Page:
by Laura Anne Gilman
If you write your story in one go-and-done, then this entry is not for you. Kick back, and come back next week.
Still with me? Excellent. So you’ve done the hard lifting: you’ve gotten from Once Upon A Time to “And then dragons ate them all” – oh sorry, “Happily Ever After.” You have what many of us refer to as “Draft Zero.”
At this point, you have two options.
You may read over it and think “yes, perfect!” If so, in my editorial experience, you’re either lazy or letting your ego run the show to the detriment of the actual performance. But if you’re still reading, you have already gotten past that.
You may read over it and think “oh my god it sucks.” This is something you will hear many many times, from writers (myself included) who should know better.
It’s a draft. It’s supposed to suck. It might, in fact, suck like a Hoover on steroids. You might have to scalpel out the bits that work and toss the rest to the scrap heap.
That doesn’t mean you can’t write. It doesn’t mean the book won’t work. It doesn’t even mean that you went in the wrong direction and need to start again (although you might).
Every book you write is a new experience, and you’re (hopefully) using new skills learned since the last go-round. If you expect to get it all right – while crafting an entirely new story – in the first go-round, it’s time to Let. It. Go.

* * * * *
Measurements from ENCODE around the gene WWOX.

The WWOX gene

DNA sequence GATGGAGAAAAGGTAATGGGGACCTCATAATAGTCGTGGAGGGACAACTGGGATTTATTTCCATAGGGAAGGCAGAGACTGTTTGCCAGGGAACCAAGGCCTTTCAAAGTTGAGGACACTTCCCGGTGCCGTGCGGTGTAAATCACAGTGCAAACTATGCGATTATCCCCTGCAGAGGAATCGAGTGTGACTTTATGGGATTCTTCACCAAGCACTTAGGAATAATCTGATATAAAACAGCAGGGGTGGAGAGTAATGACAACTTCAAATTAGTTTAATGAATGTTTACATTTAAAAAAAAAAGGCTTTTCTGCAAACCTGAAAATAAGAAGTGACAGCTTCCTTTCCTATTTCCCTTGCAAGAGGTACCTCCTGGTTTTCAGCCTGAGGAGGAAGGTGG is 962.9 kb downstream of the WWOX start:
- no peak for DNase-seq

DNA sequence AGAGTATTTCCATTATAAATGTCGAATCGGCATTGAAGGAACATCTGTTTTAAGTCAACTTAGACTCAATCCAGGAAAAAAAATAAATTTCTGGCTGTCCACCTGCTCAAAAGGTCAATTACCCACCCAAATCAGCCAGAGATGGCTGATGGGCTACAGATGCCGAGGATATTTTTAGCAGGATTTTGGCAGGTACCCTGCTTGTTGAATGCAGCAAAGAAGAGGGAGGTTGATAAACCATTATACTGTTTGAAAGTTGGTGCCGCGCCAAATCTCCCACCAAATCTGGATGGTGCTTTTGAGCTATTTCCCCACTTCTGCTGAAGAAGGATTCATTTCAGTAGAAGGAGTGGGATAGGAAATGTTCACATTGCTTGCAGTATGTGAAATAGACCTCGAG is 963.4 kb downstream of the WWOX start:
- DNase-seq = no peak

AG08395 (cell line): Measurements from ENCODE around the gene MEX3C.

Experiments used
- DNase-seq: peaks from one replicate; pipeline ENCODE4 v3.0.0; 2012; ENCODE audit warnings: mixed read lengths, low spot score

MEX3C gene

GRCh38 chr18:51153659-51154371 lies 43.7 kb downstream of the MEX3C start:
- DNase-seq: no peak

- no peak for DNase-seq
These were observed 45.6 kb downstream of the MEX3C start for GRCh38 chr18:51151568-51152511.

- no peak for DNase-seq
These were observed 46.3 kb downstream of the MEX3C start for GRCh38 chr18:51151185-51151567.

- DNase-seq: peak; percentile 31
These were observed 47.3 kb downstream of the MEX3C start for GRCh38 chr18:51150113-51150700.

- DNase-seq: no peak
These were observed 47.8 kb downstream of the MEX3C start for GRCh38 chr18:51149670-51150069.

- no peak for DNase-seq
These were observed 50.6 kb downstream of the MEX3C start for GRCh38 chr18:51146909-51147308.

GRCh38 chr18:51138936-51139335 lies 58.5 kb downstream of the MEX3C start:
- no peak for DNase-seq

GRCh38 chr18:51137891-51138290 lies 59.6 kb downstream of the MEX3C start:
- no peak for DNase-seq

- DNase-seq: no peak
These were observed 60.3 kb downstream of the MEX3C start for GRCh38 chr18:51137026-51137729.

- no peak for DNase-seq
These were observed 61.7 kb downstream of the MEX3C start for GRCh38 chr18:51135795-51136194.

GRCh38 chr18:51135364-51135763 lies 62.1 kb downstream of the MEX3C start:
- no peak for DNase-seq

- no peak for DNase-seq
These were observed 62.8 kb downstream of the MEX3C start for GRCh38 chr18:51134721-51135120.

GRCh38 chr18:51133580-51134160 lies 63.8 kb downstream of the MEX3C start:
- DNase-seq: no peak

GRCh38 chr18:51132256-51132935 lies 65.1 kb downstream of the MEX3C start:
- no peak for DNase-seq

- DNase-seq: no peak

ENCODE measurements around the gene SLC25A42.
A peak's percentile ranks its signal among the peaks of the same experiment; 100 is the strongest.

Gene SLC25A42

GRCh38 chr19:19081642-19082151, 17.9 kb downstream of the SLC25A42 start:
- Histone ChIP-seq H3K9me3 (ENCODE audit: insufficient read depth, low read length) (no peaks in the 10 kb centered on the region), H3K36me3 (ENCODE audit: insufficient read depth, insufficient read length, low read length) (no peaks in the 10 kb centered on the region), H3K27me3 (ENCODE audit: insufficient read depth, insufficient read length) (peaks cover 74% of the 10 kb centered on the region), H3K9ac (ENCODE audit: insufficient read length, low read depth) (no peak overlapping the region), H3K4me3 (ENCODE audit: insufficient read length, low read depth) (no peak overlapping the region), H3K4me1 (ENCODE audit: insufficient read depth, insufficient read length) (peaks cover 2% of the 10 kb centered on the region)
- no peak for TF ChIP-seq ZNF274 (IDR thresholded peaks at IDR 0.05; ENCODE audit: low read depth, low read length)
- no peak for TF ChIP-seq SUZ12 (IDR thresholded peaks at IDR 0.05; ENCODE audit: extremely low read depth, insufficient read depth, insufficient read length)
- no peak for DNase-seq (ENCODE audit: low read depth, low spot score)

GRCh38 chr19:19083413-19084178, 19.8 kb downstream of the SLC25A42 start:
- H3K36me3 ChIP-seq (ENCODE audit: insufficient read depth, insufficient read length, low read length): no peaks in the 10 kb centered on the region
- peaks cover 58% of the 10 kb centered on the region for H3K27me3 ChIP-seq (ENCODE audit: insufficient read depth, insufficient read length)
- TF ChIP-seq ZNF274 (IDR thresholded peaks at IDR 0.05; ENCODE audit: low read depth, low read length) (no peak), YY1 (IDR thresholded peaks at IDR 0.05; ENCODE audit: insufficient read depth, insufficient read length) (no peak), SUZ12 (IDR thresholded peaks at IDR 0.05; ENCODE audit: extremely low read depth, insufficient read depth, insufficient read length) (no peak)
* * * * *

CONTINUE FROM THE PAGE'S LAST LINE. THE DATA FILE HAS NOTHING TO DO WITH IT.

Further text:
Recognizing that you didn’t get it right straight out of the gate, and being willing to start again, is one of the places where the line between professionals and amateurs is drawn. A professional knows that their “it sucks” reaction is just part of the process.
There is no room for ego in Draft Zero.
Nothing is sacred. You may think that the words, once on the page, are inviolate. You may believe that the story as you first envisioned it is the only way it can be told. But a story evolves as we tell it. What we come to at the end informs what we said at the beginning, just as the beginning shapes the end (story as Oroborous worm). Your understanding of the story you are telling is not complete until the telling is done.
Words are meant to be erased/deleted/scrawled out with extreme prejudice. This is particularly true in Draft Zero. Nobody is reading over your shoulder making comments about neatness (if they are, give them a sharp elbow in the chest and tell them to go make you a cup of tea). As you ignored the inner editor while writing, now is when it’s time to let him/her in. Listen to the hard truths about the work. Keep the ego outside the door until you’re done. When you hit “final draft” (or as I call it, “my editor gets to see this one” draft) then ego gets to come out and strut.
Coming up in Week 39: Follow No False Gods
Laura Anne Gilman is a former editor with Penguin/Putnam, and the author of more than a dozen novels, including the upcoming urban fantasy TRICKS OF THE TRADE (12/11), and THE SHATTERED VINE, Book 3 of the Nebula-nominated Vineart War trilogy (10/11). Her SF collection, DRAGON VIRUS, which SF Signal called “amazingly evocative….a potent ride through a changing future,” was published by Fairwood Press in June 2011. For more info check her website, her BookView Cafe bookshelf, or follow her on Twitter (@LAGilman) And yes, her nickname really is meerkat.